Georgia Senate candidate David Perdue (R) mocks his Republican Senate foes in a new campaign video, literally portraying them as crybabies.
Perdue's opponents are represented by crying infants, each one with a candidate's name on their T-shirt and diaper and a prop representing the candidate, to portray them as whining Washington insiders.
The babies representing Reps. Paul Broun (R-Ga.) and Phil Gingrey (R-Ga.), both doctors, have stethoscopes. Bespectacled Rep. Jack Kingston's (R-Ga.) baby holds glasses. Former Georgia Secretary of State Karen Handel (R), the only woman in the primary, is represented by a baby wearing pearl earrings and necklace.
"Help me change the childish behavior up there. If we want different results in Washington, then we have to send a different type of person to Washington," Perdue continues near the end of the video.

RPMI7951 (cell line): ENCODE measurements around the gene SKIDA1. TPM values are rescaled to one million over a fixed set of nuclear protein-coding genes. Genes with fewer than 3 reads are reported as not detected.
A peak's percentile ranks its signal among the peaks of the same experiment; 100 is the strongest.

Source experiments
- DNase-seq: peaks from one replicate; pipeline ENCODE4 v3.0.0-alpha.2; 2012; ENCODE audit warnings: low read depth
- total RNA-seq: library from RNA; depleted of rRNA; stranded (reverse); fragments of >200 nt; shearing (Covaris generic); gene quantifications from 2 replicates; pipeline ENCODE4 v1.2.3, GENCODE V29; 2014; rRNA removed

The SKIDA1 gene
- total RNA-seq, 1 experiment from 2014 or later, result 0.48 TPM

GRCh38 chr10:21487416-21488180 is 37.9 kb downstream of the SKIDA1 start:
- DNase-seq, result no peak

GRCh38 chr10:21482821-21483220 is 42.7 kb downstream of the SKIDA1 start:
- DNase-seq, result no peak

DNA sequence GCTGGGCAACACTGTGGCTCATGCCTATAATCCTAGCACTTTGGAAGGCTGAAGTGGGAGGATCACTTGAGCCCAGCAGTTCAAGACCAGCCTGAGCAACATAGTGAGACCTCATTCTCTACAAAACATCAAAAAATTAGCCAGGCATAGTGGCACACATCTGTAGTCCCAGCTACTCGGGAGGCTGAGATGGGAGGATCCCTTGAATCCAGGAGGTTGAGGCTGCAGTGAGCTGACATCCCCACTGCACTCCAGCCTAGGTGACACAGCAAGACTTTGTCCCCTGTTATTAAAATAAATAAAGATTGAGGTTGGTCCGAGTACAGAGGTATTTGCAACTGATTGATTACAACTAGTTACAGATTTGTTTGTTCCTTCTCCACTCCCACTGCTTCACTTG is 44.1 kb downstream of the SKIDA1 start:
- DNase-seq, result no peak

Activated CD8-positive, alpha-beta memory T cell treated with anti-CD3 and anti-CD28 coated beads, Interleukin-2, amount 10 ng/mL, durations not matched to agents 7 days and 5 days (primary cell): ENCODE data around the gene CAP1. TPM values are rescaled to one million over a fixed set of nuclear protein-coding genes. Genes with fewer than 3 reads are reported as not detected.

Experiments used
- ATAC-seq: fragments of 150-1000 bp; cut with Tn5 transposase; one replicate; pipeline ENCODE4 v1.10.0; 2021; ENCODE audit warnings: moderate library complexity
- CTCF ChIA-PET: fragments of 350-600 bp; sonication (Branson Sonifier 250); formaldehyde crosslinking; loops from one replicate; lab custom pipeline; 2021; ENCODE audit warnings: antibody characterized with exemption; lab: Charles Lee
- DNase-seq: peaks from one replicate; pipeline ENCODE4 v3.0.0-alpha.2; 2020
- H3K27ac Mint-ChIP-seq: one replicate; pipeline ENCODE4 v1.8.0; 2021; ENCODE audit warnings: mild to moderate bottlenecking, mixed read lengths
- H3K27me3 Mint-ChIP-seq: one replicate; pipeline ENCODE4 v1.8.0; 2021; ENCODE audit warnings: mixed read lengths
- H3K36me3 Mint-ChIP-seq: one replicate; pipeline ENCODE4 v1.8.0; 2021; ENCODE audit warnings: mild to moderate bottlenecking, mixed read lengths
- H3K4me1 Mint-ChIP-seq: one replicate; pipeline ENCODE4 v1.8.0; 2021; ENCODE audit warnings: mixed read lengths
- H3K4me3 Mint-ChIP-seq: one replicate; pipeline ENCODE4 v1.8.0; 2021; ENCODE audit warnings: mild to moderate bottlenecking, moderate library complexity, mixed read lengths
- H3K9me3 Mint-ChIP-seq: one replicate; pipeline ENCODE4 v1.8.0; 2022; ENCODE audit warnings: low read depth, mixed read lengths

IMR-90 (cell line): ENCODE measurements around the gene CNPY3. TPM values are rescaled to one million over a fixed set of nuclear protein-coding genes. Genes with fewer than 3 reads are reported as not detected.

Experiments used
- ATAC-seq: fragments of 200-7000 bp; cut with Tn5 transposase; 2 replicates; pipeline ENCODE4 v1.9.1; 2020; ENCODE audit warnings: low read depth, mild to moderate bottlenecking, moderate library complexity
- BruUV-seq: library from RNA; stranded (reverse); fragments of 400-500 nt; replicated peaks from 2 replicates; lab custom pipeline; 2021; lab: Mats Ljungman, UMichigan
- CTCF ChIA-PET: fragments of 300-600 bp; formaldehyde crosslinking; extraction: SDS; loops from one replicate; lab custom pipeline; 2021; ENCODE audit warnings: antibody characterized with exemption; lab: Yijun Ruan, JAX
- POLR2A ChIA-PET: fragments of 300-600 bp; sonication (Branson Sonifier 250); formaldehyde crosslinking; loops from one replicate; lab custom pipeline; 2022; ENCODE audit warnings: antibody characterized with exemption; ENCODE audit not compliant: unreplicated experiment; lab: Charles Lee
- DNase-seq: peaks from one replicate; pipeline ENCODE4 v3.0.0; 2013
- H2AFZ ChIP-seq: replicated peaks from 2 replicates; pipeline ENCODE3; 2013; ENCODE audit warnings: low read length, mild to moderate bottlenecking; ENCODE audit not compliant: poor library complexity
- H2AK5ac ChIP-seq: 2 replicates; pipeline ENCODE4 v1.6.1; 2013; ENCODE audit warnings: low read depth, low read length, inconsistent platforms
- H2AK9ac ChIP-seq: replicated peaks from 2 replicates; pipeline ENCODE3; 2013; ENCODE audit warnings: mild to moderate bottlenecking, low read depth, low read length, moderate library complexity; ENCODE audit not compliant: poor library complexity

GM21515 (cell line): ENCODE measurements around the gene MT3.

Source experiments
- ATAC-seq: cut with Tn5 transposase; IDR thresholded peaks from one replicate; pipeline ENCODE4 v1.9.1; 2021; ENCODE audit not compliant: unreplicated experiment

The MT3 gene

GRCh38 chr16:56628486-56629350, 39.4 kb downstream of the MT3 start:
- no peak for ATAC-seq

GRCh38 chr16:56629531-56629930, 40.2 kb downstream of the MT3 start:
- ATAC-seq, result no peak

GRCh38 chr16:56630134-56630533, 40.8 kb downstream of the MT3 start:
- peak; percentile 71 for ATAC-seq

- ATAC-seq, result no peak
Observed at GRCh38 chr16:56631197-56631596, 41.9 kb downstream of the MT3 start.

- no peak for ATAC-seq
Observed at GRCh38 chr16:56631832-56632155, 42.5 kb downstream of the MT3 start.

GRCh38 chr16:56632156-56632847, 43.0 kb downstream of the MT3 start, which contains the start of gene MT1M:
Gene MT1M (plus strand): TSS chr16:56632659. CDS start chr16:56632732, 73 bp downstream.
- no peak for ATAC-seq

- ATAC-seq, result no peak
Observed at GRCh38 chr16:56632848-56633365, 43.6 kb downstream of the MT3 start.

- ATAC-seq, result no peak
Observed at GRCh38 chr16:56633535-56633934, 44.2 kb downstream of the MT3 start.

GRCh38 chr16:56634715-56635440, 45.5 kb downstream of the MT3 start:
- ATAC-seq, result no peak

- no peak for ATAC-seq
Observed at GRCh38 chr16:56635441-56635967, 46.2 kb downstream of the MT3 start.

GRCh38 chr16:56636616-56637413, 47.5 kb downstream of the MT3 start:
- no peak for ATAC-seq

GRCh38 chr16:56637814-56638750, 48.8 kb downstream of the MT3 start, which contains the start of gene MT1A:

The ad is produced by infamous Republican ad maker Fred Davis, who is known for his eye-catching and controversial commercials.
Davis's "Celebrity" ad for Sen. John McCain's (R-Ariz.) presidential campaign slamming then-candidate Barack Obama won plaudits. But some of his more recent ads have drawn ridicule, including Delaware Senate candidate Christine O'Donnell's (R) infamous "I'm not a witch" ad and California Senate candidate Carly Fiorina's (R) "Demon Sheep" ad in 2010, and a Michigan Senate ad from 2012 that many viewed as racist.
Much of the five-minute biographical Web video touts Perdue's business record, focusing on his work for Reebok, Sara Lee and Dollar General to paint him as a job creator and turnaround specialist. It also features former Georgia Gov. Sonny Perdue (R), his first cousin who is backing his campaign.
A Perdue spokesman says the video is being promoted online with paid web ads, and will provide fodder for future campaign commercials.
Perdue, a wealthy businessman, has trailed most of his opponents in the crowded field in early polling, though there's no clear front-runner, and his ability to spend heavily on the race could boost his chances.
Democrats are bullish about their chances at the seat and have touted former charity executive Michelle Nunn's (D) cross-party appeal in the conservative state.